Ministers fail to compromise on community patent

Internal Market Ministers failed to lift the deadlock over the community patent during their extraordinary Council on 20 December. The proposal for an EU-wide patent has been blocked because of the Member States’ struggling over the linguistic arrangements of the Commission’s proposals.

The Laeken Summit called for this special internal market ministers session in order to reach an agreement on the community patent before the end of 2001.

The ministers could not agree on a new compromise put forward by the Belgian Presidency. Under this new proposal, an applicant for a patent would be able to choose whether the claims should be issued in either English, French or German, plus the applicant’s mother tongue. A summary would be published in all 11 EU languages.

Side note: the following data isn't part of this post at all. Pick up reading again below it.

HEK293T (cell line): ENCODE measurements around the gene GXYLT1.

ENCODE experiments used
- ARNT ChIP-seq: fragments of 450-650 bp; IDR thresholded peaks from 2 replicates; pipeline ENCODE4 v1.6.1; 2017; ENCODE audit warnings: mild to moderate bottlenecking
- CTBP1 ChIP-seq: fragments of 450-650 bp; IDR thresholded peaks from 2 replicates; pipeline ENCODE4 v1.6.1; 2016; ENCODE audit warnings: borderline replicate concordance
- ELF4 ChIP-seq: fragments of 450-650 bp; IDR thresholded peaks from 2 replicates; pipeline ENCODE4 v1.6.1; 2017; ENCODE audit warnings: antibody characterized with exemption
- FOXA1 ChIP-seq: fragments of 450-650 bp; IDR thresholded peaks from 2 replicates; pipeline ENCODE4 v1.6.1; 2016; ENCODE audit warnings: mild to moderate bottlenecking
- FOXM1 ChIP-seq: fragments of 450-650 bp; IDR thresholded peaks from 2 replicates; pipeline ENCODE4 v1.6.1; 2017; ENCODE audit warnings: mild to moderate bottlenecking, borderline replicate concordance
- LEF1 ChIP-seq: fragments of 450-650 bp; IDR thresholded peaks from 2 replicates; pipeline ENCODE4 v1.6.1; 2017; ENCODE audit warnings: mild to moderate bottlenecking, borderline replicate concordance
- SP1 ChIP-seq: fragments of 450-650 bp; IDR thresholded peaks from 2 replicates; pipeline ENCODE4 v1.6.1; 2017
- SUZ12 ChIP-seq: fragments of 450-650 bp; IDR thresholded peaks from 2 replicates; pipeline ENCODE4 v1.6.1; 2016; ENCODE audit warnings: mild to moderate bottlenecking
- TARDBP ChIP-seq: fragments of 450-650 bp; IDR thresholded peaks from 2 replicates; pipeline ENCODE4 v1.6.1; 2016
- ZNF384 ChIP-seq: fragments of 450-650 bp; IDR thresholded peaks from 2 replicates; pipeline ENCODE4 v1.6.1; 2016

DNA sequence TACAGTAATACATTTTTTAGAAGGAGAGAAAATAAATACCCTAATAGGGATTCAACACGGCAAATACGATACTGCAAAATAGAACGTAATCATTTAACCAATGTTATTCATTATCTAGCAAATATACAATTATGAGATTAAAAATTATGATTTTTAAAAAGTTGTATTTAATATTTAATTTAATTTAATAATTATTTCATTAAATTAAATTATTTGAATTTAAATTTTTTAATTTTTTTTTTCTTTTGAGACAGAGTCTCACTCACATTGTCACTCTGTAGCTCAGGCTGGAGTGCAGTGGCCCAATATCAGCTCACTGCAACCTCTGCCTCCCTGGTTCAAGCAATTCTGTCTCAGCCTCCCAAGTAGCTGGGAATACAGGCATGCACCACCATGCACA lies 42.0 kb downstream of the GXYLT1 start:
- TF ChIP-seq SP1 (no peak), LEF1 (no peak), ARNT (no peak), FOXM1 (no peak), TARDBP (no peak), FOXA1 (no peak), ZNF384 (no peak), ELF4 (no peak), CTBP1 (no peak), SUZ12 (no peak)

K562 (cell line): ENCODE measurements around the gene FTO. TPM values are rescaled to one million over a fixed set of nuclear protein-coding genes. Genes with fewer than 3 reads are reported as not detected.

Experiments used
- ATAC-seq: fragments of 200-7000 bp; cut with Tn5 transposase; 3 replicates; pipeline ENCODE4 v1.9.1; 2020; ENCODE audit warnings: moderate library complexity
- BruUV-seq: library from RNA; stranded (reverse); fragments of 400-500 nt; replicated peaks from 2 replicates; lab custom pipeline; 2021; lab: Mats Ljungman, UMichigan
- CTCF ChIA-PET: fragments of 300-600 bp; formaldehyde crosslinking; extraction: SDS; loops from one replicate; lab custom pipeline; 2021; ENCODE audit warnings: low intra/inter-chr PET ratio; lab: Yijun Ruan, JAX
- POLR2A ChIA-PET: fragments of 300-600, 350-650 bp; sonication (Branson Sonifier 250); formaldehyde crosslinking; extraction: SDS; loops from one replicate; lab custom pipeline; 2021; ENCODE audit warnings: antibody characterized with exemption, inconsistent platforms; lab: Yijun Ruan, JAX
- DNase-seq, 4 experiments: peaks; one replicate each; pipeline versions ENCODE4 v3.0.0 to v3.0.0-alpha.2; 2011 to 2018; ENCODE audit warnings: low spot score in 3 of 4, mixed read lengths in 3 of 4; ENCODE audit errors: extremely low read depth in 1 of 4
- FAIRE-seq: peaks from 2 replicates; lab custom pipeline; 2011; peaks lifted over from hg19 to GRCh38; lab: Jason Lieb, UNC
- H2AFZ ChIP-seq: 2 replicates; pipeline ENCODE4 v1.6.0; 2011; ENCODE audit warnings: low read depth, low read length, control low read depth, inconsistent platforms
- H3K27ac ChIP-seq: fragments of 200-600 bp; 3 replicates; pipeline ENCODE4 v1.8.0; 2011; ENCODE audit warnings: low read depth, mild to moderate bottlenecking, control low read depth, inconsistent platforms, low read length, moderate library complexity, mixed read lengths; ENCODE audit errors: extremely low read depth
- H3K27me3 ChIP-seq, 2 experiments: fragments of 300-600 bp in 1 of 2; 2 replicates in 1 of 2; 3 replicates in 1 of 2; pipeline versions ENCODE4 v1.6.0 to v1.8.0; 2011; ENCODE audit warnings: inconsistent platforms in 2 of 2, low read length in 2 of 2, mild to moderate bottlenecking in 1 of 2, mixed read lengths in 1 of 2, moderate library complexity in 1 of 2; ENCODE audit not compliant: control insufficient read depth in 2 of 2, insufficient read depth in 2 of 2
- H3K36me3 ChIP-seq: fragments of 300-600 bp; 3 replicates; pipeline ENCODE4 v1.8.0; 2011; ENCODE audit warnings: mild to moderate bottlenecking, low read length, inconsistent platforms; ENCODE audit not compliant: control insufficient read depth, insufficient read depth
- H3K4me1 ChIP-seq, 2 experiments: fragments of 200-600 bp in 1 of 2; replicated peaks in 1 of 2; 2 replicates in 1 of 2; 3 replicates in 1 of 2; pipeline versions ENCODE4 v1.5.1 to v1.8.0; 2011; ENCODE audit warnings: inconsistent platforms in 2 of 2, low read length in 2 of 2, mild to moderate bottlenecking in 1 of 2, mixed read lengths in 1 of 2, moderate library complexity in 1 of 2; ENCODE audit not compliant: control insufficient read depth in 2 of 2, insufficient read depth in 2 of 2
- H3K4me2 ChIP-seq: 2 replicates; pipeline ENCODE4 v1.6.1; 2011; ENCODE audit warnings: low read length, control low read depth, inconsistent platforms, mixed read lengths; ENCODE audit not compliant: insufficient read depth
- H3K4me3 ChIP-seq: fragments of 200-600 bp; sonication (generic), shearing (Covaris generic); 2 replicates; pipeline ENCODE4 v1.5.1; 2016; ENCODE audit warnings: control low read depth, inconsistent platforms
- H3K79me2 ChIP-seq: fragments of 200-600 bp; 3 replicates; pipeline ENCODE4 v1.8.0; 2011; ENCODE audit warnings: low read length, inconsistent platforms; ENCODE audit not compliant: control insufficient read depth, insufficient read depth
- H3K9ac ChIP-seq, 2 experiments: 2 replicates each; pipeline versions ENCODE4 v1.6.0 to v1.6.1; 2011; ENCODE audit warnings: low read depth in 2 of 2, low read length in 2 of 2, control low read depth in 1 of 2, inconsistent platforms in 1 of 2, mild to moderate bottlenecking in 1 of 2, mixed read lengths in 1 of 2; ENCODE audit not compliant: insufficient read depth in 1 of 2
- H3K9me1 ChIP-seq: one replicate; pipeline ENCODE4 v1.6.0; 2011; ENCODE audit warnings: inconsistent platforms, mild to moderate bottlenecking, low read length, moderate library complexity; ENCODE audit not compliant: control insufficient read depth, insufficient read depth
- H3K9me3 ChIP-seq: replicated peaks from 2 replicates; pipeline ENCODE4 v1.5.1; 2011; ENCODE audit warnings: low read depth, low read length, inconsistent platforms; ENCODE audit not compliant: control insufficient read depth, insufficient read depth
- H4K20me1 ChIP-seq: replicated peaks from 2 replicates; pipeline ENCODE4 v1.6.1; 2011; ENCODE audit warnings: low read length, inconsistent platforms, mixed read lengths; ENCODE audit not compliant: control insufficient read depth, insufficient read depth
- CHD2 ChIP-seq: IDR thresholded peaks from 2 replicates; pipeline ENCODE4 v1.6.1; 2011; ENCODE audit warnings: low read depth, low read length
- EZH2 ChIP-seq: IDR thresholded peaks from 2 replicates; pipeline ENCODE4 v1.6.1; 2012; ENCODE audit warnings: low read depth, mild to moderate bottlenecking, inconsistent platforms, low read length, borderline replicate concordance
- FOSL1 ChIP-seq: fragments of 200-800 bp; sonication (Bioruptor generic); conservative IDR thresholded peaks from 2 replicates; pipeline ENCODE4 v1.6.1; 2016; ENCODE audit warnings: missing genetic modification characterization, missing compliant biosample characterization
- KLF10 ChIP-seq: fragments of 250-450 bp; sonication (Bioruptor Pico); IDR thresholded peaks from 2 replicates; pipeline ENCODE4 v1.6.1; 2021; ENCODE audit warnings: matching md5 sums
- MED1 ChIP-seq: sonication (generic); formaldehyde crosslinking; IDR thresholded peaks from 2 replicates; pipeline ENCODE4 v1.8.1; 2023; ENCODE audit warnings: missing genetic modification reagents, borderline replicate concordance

Although some countries softened their positions and seemed to be willing to follow the Belgian proposal, France, Germany and Portugal refused to give in to the compromise.


The chairman of the industry Council meeting, Belgian economics minister Charles Picqué said progress had been made, but this was denied by single market Commissioner Bolkestein.


The European Commission proposed a draft directive on the creation of an EU wide patent on 1 August 2000. Under the proposed system, companies and inventors would have the choice of either obtaining a single EU-wide patent that is valid throughout the EU or applying for a national patent via their national patent offices. The Community patent would co-exist with the national and current European patent systems. The high cost of patenting in Europe is often seen as one of the reasons why Europe is lagging behind the US and Japan in the development of the knowledge-based economy.


It will now be up to the Spanish government to try and find a compromise in this difficult dossier.


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